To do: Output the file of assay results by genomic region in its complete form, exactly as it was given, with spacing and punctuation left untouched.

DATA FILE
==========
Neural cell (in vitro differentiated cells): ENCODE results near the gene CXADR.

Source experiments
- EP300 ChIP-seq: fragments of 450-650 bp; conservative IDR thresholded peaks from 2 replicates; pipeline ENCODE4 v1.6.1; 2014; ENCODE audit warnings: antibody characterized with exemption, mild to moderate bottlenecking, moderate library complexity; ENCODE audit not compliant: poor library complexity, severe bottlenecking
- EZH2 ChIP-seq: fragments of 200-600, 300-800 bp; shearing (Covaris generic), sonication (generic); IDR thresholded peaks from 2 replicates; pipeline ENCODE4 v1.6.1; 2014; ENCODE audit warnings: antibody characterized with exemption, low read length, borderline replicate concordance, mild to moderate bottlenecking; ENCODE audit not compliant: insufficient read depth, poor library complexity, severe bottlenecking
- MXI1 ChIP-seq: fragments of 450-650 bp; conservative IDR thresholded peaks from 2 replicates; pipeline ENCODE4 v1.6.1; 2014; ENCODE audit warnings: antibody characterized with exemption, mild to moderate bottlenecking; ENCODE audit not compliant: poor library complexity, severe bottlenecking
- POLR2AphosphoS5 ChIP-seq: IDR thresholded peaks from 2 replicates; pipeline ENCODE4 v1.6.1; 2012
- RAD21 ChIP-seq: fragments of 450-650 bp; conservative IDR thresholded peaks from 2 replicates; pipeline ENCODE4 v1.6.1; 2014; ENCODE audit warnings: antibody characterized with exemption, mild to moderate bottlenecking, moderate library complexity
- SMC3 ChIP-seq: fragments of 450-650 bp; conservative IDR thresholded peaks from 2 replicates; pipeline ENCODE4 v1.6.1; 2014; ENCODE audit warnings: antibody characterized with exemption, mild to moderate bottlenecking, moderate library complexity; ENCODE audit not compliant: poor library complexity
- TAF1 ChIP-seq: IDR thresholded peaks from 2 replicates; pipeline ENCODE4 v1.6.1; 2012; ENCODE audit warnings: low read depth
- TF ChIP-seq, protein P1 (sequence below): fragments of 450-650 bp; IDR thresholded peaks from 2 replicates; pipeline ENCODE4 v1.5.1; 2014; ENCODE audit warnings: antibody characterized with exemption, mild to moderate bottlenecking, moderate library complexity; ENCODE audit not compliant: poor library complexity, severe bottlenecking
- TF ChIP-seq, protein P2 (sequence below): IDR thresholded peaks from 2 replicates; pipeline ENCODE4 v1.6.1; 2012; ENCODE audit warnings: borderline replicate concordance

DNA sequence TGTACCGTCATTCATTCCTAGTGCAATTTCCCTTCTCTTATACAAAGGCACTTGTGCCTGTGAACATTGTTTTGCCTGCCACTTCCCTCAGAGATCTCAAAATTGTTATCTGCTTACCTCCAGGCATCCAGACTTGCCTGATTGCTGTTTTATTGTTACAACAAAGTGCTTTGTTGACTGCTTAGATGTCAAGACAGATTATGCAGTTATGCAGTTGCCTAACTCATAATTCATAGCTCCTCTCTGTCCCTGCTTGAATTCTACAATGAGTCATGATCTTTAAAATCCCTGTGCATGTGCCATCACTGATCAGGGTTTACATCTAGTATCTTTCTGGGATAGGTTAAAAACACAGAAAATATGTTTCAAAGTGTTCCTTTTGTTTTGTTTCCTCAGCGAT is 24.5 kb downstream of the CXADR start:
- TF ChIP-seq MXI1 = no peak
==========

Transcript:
Neural cell (in vitro differentiated cells): ENCODE results near the gene CXADR.

Source experiments
- EP300 ChIP-seq: fragments of 450-650 bp; conservative IDR thresholded peaks from 2 replicates; pipeline ENCODE4 v1.6.1; 2014; ENCODE audit warnings: antibody characterized with exemption, mild to moderate bottlenecking, moderate library complexity; ENCODE audit not compliant: poor library complexity, severe bottlenecking
- EZH2 ChIP-seq: fragments of 200-600, 300-800 bp; shearing (Covaris generic), sonication (generic); IDR thresholded peaks from 2 replicates; pipeline ENCODE4 v1.6.1; 2014; ENCODE audit warnings: antibody characterized with exemption, low read length, borderline replicate concordance, mild to moderate bottlenecking; ENCODE audit not compliant: insufficient read depth, poor library complexity, severe bottlenecking
- MXI1 ChIP-seq: fragments of 450-650 bp; conservative IDR thresholded peaks from 2 replicates; pipeline ENCODE4 v1.6.1; 2014; ENCODE audit warnings: antibody characterized with exemption, mild to moderate bottlenecking; ENCODE audit not compliant: poor library complexity, severe bottlenecking
- POLR2AphosphoS5 ChIP-seq: IDR thresholded peaks from 2 replicates; pipeline ENCODE4 v1.6.1; 2012
- RAD21 ChIP-seq: fragments of 450-650 bp; conservative IDR thresholded peaks from 2 replicates; pipeline ENCODE4 v1.6.1; 2014; ENCODE audit warnings: antibody characterized with exemption, mild to moderate bottlenecking, moderate library complexity
- SMC3 ChIP-seq: fragments of 450-650 bp; conservative IDR thresholded peaks from 2 replicates; pipeline ENCODE4 v1.6.1; 2014; ENCODE audit warnings: antibody characterized with exemption, mild to moderate bottlenecking, moderate library complexity; ENCODE audit not compliant: poor library complexity
- TAF1 ChIP-seq: IDR thresholded peaks from 2 replicates; pipeline ENCODE4 v1.6.1; 2012; ENCODE audit warnings: low read depth
- TF ChIP-seq, protein P1 (sequence below): fragments of 450-650 bp; IDR thresholded peaks from 2 replicates; pipeline ENCODE4 v1.5.1; 2014; ENCODE audit warnings: antibody characterized with exemption, mild to moderate bottlenecking, moderate library complexity; ENCODE audit not compliant: poor library complexity, severe bottlenecking
- TF ChIP-seq, protein P2 (sequence below): IDR thresholded peaks from 2 replicates; pipeline ENCODE4 v1.6.1; 2012; ENCODE audit warnings: borderline replicate concordance

DNA sequence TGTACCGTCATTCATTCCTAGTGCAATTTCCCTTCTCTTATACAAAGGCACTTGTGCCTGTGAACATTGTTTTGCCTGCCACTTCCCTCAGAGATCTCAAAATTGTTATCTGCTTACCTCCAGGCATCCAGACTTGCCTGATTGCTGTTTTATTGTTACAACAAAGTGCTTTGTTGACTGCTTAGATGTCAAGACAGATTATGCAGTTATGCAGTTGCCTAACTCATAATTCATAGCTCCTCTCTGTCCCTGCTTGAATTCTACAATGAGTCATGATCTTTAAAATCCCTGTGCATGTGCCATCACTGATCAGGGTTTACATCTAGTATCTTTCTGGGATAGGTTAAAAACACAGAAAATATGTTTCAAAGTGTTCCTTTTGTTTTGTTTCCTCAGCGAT is 24.5 kb downstream of the CXADR start:
- TF ChIP-seq MXI1 = no peak